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Frequently, during the performance of Tchaikovsky’s Symphony No. 4 in F minor, Op. 36, one had to remember that this was “only” an ensemble of college-age players. Notes could be dropped. Pitches could be missed. Mistakes could be made. And still the players would deserve hearty applause.
But the ensemble of more than 70 players assembled on the Wright Auditorium stage for the first concert in the East Carolina University Symphony Orchestra’s 2010-11 Season needed no apologies or excuses. This was a splendid performance of a gigantic work, one that requires top-notch string players, skilled wind players and brass players who often must be exposed for demanding passages.
And this ensemble was up to just about every challenge in the score and every demand of conductor Jorge Richter, who did not appear to cut the players any slack. From the opening chords in the horns through the lilting waltz in the first movement (andante sostenuto) to the famous pizzicato (scherzo — pizzicato ostinato) in the third movement to the rousing finale (allegro con fuoco) of the last movement, the orchestra gave an immensely satisfying reading. One would be hard-pressed to experience a better performance by a regional professional orchestra.
The program actually centered on “4” — the opening selection was Sir Edward Elgar’s Pomp and Circumstance March No. 4 in G, Op. 39, and the middle selection was Robert Schumann’s Konzertstuck in F, Op. 86, for four French horns and orchestra. The Elgar work is perhaps his second-best known such march, and the orchestra gave the piece a nice account, with crispness in the strings and a subtle yet ever-so-British martial theme augmented by snare drums. The middle work acknowledged the 200th anniversary of Schumann’s birth in 1810. It would have been easy to program one of the four Schumann symphonies, or perhaps his ever-popular piano concerto. Instead, the audience was treated to the Konzertstuck, a sort of four-horn concerto that doesn’t receive as much attention among that composer’s works.
The soloists were ECU horn graduates Laura Carter, now working on her doctorate in music performance at Boston University; Abigail Pack, who teaches horn at UNC-Greensboro; Bryan Adkins, who plays in Pittsburgh-area orchestras; and Cheryle Naberhaus, who plays in Florida ensembles. All were students of Dr. Mary Burroughs of the ECU faculty.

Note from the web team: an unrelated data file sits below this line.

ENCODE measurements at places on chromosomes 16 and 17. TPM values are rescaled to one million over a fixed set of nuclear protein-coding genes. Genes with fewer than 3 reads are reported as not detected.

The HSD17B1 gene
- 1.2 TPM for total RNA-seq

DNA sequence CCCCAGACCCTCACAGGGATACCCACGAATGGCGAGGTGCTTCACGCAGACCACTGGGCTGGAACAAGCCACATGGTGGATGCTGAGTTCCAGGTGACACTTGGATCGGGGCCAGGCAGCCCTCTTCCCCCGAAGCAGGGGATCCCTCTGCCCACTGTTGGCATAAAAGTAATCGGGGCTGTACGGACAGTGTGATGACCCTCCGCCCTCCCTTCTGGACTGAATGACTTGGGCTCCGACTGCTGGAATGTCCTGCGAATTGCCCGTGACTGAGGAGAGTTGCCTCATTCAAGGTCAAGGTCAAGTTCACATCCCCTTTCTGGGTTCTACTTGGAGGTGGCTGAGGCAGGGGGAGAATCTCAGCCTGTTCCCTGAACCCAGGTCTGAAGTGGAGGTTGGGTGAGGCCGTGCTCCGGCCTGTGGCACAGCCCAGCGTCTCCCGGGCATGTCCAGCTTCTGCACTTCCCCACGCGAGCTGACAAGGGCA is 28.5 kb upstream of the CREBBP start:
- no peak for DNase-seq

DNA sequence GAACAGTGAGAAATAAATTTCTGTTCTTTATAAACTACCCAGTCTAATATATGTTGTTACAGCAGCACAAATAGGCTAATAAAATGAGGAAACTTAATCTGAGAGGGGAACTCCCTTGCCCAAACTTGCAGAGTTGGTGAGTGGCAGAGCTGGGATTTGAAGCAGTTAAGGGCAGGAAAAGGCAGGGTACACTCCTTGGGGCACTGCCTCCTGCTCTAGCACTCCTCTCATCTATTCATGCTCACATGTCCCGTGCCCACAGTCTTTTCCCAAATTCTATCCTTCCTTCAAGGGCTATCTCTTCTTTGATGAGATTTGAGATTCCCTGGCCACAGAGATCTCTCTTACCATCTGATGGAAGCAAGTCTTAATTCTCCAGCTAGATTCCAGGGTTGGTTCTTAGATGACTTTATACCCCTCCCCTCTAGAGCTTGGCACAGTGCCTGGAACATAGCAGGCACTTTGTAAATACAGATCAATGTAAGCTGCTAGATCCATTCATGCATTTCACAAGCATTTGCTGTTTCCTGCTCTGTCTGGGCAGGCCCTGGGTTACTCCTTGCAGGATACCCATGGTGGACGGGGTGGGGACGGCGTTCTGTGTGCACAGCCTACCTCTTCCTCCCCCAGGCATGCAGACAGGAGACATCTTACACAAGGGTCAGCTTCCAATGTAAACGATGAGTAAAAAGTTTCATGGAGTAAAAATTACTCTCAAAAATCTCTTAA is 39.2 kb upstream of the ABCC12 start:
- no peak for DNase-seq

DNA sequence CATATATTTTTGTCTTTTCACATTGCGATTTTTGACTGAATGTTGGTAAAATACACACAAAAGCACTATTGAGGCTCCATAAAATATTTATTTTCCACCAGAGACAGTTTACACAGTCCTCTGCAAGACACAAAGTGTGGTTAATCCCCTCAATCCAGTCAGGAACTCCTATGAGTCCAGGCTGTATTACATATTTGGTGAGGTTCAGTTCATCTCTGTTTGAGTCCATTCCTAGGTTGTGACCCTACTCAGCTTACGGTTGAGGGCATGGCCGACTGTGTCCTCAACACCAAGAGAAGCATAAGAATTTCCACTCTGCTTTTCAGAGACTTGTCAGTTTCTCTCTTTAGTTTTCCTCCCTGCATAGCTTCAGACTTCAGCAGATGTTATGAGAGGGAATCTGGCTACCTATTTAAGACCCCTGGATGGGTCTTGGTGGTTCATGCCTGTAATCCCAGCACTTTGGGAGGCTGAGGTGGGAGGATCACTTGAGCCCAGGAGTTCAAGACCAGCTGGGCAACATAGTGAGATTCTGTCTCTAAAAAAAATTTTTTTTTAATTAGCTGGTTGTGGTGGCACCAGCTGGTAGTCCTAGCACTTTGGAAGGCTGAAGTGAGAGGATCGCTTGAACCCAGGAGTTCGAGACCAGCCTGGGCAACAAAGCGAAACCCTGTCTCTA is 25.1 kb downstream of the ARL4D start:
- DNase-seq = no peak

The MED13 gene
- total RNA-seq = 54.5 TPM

The composition has some compelling moments for the listener, but it also shows why the French horn is often considered the most difficult instrument in the orchestra to play. The soloists frequently had to clear out moisture from various places in their instrument, keep the valves from sticking and perform other minor maintenance while the piece was going on. (Schumann must have understood this, because the score permitted such adjustments on-the-fly.)
The orchestra provided good support throughout the three movements, especially in the middle romanze movement. During most of the piece, the four soloists played together in ensemble passages, although in the slower romanze, with its hymn-like or chorale-like melody line, Carter and Pack often played in pairs, as did Adkins and Naberhaus. The performance was not flawless (some pitch problems occurred on occasion, especially at the top of especially tricky ascending runs or figures), but the overall sound was quite nice, and hearing four well-played French horns in the spotlight, often in harmony, in front of an orchestra instead of near the rear, was a pleasure one does not often experience.
The program closed with the Tchaikovsky symphony, and what a glorious conclusion to the concert! Special commendation goes to the wind players, notably clarinet, oboe, flute and bassoon, for the lovely exposed passages in the second andantino movement, and to the entire string section for the clarity and precision of the third pizzicato movement, including such careful attention to differences in dynamics. And the entire ensemble did not appear to miss a note in the fantastic finale, with the strings playing furiously and the brass thundering. The final notes prompted a well-deserved standing ovation, and Richter sat his charges down to repeat the last several measures of the piece for an encore.
Having heard the orchestra several times since fall 2006, I am guessing that a music director must play the hand he or she is dealt, for better or worse, and the hand usually differs from one year to the next. In some years, the overall quality and expertise of the college students might be at a level lower than in other years. But this ensemble has seemed to improve dramatically in that period, especially over the past two seasons. The string section provides a full, rich sound without squeakiness or intonation problems, from first violins to cello and bass. The winds acquit themselves admirably either in solo passages or in small ensembles. And the brass, which can be the downfall of many an orchestra far larger and more experienced than a college symphony, showed only the slightest hint of uncertainty — a cracked note here, a missed pitch there — but nothing that detracted from the overall weight, intensity and strength of the sound.
The ECU Symphony appears to be undertaking a challenging season this year — Brahms’ Violin Concerto in December, Stravinsky’s “Firebird Suite” in February, Penderecki’s Symphony No. 4 in March and Hindemith’s “Symphonic Metamorphosis on Themes of Carl Maria von Weber” in April, among other works. But they will be hard-pressed to surpass the quality of the opening concert.